I have the skimmer fed with household air to keep some aeration going on in the situation where the vent system is barely running (perhaps due to extremes of cold outside). We can see 20 below here too.

The summer time, when we have 90% humidity at 100 degrees will be another challenge!

I do have my vents set up so I can vent the system with household air if the outside gets too nasty. I have figured out how to automate this, but, some servos and temp controls based on outisde temp / humidity would to the trick.

Ryan.


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Old 11/07/2007, 10:07 PM   #17
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I bought a little vent fan for my build but think I will take it back and get something bigger. It is a little 3.0 some 70cfm for $50 from Home depot.

My ac return is only a few feet away from my sump. which I am a little worried about salt getting to my home compressor. I just wanted to put something up top the lights to help with the heat. It gets really hot here in FL.

I have also heard alot about the thermo loop witha dn with out tanks. I just also want ot keep a good lookout for running up my electric.

Looking good so far keep the pics and plans coming..


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Old 11/08/2007, 09:38 PM   #18
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I just checked your post Eric. Get to work on your tank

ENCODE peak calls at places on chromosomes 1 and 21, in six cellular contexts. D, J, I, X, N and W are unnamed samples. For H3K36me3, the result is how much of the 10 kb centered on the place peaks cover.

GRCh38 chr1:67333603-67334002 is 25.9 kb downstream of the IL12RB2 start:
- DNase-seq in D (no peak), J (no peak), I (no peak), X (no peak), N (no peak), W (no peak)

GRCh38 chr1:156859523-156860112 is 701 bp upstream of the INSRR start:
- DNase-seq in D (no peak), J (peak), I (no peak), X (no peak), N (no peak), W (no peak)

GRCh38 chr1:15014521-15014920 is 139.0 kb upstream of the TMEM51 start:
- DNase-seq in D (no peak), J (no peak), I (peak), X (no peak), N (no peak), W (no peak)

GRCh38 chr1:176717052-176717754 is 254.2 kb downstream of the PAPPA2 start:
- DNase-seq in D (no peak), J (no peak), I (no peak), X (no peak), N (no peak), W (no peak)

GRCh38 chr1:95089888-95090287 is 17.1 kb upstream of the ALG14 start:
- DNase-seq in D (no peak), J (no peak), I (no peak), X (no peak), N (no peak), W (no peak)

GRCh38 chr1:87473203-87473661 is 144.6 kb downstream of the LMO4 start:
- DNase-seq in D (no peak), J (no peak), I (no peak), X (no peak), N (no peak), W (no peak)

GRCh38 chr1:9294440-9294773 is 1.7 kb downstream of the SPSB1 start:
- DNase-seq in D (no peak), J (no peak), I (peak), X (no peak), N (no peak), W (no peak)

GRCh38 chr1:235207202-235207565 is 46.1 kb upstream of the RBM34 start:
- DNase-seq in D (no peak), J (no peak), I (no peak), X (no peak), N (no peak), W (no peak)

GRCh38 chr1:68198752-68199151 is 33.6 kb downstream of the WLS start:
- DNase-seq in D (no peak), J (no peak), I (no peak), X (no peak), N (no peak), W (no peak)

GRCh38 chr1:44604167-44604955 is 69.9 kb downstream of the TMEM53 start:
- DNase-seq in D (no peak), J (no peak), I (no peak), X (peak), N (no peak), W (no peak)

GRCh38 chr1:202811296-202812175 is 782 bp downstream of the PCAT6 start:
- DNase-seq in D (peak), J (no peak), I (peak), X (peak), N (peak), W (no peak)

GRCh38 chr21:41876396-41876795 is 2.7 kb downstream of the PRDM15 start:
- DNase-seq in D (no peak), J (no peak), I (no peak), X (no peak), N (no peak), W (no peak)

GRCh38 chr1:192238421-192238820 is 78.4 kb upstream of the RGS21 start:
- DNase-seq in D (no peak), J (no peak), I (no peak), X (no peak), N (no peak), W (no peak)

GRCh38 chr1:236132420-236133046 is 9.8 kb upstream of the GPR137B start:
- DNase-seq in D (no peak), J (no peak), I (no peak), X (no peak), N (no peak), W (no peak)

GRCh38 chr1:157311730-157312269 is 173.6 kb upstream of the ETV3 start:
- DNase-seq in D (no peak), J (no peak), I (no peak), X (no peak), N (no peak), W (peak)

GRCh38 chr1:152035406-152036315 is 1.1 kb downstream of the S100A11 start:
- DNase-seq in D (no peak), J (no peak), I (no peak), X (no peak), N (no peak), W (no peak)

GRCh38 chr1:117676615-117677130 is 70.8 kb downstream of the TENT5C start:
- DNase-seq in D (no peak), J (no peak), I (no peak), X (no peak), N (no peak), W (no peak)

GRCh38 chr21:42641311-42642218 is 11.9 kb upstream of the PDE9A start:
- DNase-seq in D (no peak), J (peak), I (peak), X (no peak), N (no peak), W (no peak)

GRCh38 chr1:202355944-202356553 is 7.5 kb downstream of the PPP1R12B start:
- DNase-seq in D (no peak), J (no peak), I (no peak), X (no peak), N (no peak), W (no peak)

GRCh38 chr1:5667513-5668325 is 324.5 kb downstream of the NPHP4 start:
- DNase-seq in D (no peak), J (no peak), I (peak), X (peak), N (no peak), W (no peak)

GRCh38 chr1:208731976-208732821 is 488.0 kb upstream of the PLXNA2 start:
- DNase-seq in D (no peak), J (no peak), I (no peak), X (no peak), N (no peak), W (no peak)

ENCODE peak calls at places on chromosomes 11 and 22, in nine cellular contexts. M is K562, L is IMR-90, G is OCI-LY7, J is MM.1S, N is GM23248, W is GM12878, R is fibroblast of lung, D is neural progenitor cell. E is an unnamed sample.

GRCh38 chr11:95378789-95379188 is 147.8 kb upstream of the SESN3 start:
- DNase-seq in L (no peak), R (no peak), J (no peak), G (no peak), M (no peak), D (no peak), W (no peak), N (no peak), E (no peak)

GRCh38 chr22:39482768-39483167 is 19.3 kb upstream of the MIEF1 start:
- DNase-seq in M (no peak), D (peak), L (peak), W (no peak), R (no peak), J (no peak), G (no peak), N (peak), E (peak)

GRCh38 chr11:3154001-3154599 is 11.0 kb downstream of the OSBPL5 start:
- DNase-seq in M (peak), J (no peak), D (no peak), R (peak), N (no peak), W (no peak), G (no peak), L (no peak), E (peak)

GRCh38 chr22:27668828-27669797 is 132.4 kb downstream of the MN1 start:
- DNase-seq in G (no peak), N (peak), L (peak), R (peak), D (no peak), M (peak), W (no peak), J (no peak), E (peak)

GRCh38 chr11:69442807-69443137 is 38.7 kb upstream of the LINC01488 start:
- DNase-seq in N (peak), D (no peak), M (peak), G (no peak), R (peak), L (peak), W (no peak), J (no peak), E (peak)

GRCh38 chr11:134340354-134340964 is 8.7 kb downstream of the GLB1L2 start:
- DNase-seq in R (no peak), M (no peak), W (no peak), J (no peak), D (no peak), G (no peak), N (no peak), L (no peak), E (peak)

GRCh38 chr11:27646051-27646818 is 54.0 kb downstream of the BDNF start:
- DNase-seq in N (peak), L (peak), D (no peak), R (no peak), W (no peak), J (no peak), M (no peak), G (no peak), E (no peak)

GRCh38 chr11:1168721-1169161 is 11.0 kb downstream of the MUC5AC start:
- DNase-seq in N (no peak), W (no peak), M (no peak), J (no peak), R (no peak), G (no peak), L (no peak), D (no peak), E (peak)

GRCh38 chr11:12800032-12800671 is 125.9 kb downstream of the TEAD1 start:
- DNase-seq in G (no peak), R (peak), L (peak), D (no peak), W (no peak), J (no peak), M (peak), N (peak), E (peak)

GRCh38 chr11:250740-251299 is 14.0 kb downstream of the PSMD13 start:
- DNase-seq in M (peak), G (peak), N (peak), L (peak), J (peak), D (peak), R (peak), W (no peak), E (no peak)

My two year old did not want to go to sleep. Once he heard the electric tools going in the basement, my wife told me he immediately stopped crying.

Anyway, I think a geothermal loop is a great idea. Have you seen plans to build one anywhere?

Also, I found a huge selection of fans online. I have been disappointed by Home Depot stuff lately. Seems like everything I buy there, (tools, faucets, pumps, etc...) breaks in two months. Is it my bad luck, or, is that place a big KMART in disguise?

Tank arrives tomorrow a.m. 650 lbs., empty. Will post pics. Wish me luck.

Ryan.


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Old 11/10/2007, 07:12 AM   #19
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Well, the tank is here! The company who build my stand and canopy, Walsh woodworking (right down the street in Lemont, IL), also ordered the tank for me. They also installed the cabinets and delivered the tank. The cabinet is the "sheraton" model with custom grommets on the sides to allow wires from Vortechs to reach the center cabinet. The stand is build in six pieces. A subfloor piece which was shimmed and leveled first. Then, three cabinets. Then, a slab of corian which was again microshimmed to be flush against the bottom of the tank around the perimeter. Finally, the canpy wich has two four inch ducts in the back for ventillation. Also, a four foot door with hands free operation. The equipment is all going in the basement, so I only need the center cabinet for the plumbing, some power, and an aquacontroller. This leaves four cabinets open for storage (a good selling point for my wife). The over all look of the stand is that of an overbuilt kitchen cabinet, with some very interesting architectural details. I love it. We are so impressed with the work they did, we immediately hired them to do some built-ins in other parts of the house.